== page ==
U.S. Secretary of State Hillary Clinton has called for a "greater sense of urgency" among Iraq's political parties to form a coalition government and end a four-month stalemate following inconclusive elections.
Clinton spoke Tuesday after talks in Washington with visiting Iraqi Foreign Minister Hoshyar Zebari.
Clinton said the United States was concerned by the delay and said there was a "critical need" for Iraqi politicians to overcome their differences and assemble a government quickly.
Iraq's two main political parties have been unable to agree on a new government since March 7 elections, in which neither party gained enough seats to form a majority in the 325-member parliament.
Iraq's foreign minister said he believed "eventually" a government will emerge and that Iraqi parties are doing their best to reach an agreement, recognizing the urgency.
Clinton also expressed condolences for the recent loss of life in continuing attacks on religious pilgrims and security forces.
Iraqi security officials said at least four people were killed Tuesday in separate bomb and gun attacks.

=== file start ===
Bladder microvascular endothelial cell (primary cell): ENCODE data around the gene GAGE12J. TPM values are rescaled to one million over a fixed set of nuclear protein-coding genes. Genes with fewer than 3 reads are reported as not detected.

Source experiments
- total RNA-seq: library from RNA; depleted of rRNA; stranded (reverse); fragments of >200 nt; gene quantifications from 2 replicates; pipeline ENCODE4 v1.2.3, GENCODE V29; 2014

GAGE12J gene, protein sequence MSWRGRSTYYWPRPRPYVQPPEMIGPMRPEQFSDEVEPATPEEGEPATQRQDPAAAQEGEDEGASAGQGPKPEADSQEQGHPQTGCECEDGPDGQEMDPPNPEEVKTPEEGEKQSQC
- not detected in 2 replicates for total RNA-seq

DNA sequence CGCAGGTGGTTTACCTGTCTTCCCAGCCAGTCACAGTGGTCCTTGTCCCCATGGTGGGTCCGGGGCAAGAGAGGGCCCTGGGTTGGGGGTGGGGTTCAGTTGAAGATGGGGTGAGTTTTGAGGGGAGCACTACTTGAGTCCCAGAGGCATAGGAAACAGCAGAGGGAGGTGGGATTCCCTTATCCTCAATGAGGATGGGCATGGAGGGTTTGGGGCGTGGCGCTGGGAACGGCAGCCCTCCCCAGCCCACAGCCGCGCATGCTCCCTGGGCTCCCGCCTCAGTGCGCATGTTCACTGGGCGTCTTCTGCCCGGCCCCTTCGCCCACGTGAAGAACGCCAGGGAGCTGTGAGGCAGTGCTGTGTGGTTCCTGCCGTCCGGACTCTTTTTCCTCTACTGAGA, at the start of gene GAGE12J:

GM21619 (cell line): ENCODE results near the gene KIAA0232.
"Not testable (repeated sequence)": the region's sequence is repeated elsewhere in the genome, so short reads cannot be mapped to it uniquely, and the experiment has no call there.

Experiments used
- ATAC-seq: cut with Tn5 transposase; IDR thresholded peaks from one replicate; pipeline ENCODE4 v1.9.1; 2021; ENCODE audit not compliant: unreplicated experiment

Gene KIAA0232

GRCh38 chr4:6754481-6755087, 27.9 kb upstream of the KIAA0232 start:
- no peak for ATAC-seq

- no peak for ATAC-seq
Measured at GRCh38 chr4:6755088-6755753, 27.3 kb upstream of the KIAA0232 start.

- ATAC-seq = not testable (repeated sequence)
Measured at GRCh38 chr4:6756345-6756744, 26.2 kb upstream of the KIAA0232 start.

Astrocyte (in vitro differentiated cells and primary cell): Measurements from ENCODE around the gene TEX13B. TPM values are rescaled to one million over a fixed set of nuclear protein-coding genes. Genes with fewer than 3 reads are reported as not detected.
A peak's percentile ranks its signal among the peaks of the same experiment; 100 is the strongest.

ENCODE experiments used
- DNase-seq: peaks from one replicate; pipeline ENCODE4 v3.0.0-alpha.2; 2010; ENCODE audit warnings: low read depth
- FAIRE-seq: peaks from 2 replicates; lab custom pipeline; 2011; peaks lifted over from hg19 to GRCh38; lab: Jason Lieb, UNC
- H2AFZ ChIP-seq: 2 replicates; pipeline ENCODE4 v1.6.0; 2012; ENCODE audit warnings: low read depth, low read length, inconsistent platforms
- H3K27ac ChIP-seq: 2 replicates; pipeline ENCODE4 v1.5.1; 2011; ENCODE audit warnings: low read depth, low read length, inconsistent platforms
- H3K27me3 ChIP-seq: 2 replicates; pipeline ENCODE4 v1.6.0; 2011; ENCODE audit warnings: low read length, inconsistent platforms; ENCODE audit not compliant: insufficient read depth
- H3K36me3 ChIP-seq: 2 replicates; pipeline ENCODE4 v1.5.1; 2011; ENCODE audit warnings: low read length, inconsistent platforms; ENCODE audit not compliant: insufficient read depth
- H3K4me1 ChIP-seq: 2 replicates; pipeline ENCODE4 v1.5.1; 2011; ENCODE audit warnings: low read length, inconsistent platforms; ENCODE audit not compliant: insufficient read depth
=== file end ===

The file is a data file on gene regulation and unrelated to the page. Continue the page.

In the town of Khales, just north of Baghdad, a hidden bomb went off inside a mock coffin being carried by protesters, killing at least one and wounding seven others.
The protesters were marching to demand harsher punishment for perpetrators of recent bombing attacks in the region, including a car bombing in May that killed 30 people in a crowded marketplace.
In the western city of Fallujah, police say a driver died when a bomb attached to his vehicle went off. Meanwhile, just south Baghdad, gunmen killed a man and another relative after storming his family home.
Although overall levels of violence in Iraq have fallen since their peak in 2006 to 2007, attacks on civilians and security forces are still common.
Some information for this report was provided by AP, AFP and Reuters.